BENGALURU: Spiritual leader Sri M has dismissed the concept of ‘holy men’, saying a person can become holy or divine only if he is learned and without ego.
In the city on his 6,500-km ‘Walk of Hope’ from Kanyakumari to Kashmir, he says the word holy is misconstrued in India.
“Seeking blessings from ‘holy’ persons is a man-made idea. Ideally, a holy person has a higher realisation of life with minimum selfishness,” he says. “He or she must be able to do good to others without expecting anything in return and without any ego.”
Sri M, who has taken up his walk to promote the ideals of humanity, peace and oneness, is not your quintessential swami, with long hair and orange robes. At his residence at the Sarva Dharma Kendra here, he was in a T-shirt and shorts. He spoke to Express about his early life, his upbringing and how he believes that all humans are the same, regardless of caste, religion and background.
Tell us about your early life.
I was born in Trivandrum into a family of immigrants from the North-West Frontier Province as Mumtaz Ali Khan. When I was nine years of age, I was playing in the backyard when I saw a tall man with matted hair standing under a jackfruit tree.
He beckoned to me and asked, “Kuch yaad aya? (Do you remember something?)”. When I said I didn’t, he said I would remember everything later. He placed his hand on my head and told me to go back home. I walked back and when I turned back, he was nowhere to be seen. I later met the same person in the Himalayas. By 19, I had the urge to leave home. I made the break for it. I had some money with me, with which I bought a ticket to Rishikesh.
How was your experience in the Himalayas?
I reached Rishikesh and after that I went to the Vashishta cave, which is located around 20 km away. After resting for a few days, I started walking to Badrinath, which I reached after two months. I met several sadhus there and they were mainly engaged in smoking ganja, which I did not like. I set out towards Mana (the last Indian village before the Indo-Tibet border). I was so depressed that I did not find the spiritual bliss that I had always longed for.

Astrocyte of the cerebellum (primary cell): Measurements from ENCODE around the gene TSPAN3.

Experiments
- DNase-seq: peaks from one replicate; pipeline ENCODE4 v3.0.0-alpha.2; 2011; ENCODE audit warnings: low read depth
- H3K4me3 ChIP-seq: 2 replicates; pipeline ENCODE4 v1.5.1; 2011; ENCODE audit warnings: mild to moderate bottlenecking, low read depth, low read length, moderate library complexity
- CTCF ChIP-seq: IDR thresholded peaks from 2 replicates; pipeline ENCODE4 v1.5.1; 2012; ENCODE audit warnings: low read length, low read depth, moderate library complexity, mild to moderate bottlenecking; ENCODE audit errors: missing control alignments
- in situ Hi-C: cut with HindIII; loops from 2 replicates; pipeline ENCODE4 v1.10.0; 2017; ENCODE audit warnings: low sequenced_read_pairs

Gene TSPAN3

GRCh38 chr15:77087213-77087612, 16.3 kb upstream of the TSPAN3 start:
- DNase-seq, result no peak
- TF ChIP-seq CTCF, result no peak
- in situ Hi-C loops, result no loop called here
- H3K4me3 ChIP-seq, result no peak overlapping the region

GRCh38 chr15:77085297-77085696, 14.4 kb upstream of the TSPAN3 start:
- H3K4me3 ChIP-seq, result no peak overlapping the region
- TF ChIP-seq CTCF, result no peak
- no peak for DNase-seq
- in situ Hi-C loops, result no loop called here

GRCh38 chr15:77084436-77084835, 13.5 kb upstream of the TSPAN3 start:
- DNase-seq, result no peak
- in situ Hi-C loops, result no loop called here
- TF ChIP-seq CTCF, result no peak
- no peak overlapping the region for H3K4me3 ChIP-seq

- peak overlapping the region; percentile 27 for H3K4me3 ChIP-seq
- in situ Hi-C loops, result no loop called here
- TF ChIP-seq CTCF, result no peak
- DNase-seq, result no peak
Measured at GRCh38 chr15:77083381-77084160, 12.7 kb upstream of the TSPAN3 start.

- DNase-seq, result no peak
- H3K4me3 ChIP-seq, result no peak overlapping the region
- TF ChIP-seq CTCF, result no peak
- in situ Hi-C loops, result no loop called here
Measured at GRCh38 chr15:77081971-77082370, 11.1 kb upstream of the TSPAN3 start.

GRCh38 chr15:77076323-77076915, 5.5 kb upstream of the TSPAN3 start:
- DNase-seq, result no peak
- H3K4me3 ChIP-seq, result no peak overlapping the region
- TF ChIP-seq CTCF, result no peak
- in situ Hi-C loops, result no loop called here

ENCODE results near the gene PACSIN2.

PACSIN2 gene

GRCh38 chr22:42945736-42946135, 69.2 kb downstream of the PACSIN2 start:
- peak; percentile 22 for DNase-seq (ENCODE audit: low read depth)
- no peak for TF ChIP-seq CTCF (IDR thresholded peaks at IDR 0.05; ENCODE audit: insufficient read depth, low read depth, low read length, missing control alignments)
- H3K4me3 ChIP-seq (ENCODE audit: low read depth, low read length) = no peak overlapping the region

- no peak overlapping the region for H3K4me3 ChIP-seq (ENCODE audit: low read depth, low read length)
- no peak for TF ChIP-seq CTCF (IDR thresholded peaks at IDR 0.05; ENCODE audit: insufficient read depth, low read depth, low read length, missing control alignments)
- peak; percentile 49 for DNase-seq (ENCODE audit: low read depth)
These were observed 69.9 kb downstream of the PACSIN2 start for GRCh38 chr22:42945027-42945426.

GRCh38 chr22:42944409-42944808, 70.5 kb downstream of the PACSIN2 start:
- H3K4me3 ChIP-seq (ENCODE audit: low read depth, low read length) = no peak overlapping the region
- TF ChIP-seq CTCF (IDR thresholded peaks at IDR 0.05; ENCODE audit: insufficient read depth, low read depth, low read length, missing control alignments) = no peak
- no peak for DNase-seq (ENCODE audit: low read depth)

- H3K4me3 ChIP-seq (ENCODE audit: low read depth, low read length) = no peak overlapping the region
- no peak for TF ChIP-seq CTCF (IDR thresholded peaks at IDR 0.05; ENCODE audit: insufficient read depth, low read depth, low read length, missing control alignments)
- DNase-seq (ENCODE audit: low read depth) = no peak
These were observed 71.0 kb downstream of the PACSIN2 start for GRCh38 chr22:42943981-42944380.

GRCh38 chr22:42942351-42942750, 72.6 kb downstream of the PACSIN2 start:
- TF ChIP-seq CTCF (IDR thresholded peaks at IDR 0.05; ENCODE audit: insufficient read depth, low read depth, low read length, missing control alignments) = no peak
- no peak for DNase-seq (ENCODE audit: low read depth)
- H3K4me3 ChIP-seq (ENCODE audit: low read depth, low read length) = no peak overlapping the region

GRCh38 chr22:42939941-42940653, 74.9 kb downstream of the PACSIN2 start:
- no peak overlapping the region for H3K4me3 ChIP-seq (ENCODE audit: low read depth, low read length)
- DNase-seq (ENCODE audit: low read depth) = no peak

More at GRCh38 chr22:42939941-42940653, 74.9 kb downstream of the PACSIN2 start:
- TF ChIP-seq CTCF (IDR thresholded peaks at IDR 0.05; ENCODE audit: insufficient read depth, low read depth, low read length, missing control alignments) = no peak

One day, as I was walking, I passed by the Vyasa cave, which was empty. Upon my return, I saw there was a fire inside the cave. I went inside, hoping to meet someone. To my surprise, I saw the tall man I had met when I was nine in Kerala. Upon seeing him, I was very happy and told him that I would never leave his side. His name was Maheshwarnath Babaji. I stayed with him for 2-3 years, during which time he imparted the Upanishads, Kriya Yoga and other Vedic texts to me. I started looking at the world in a different way altogether.
I was with him for around three years. One day, he told me that I can’t stay with him forever and he advised me to go back home and not utter a single word about my experience. Gutted, I came back to New Delhi. Babaji had told me to meet a few learned individuals, including Jiddu Krishnamurti, the visionary. I met him and even worked with the Krishnamurti Foundation for some time. During this period, I met my wife (Sunanda) and had two children.
After Krishnamurti’s death, I quit the foundation and started social work.
When did you start preaching your message?
In 1994, I had a dream that Babaji (who had passed away by then), dressed in a railway official’s uniform, waving a green flag at me. I woke up laughing and dismissed it as a figment of my imagination. A few days later, I went to the market to buy something and I met a friend, whose friend had told him that I had been in the Himalayas for some time. My friend persuaded me to talk to a group of people about my experience. I remembered by dream and put two and two together.
I agreed to deliver a talk after that; that was the beginning. Later, I started the Satsang Foundation. A close friend once called me M, and it has stuck since then.
Who is your inspiration, apart from Babaji?
I think Swami Vivekananda has inspired me a lot. His teachings can be studied for another century — there is that much material there. For instance, the pineal gland which is present in everyone — in the mid-brain — was considered to be a useless organ till around 50 years ago. However, Swami Vivekananda, around 80 years ago, said it is very important and that it is the gateway to higher consciousness. Later, doctors discovered that the pineal glands were responsible for the sleep cycles in human beings. How did he know that it was important at that time?
What is the ‘Walk of Hope’, and what next?
The ‘Walk of Hope’ is an initiative of the Manav Ekta Mission, an offset of the Satsang Foundation. We plan to cover 6,500 kilometres on foot. Through the walk, I hope to meet several people and explain to them that regardless of religion, culture, caste or our background, we are essentially one - human beings. We must not harm others.
The walk is expected to end in April next year. After that, I want to take a break for 3-4 months and spend some time in solitude. I will probably go to the Himalayas.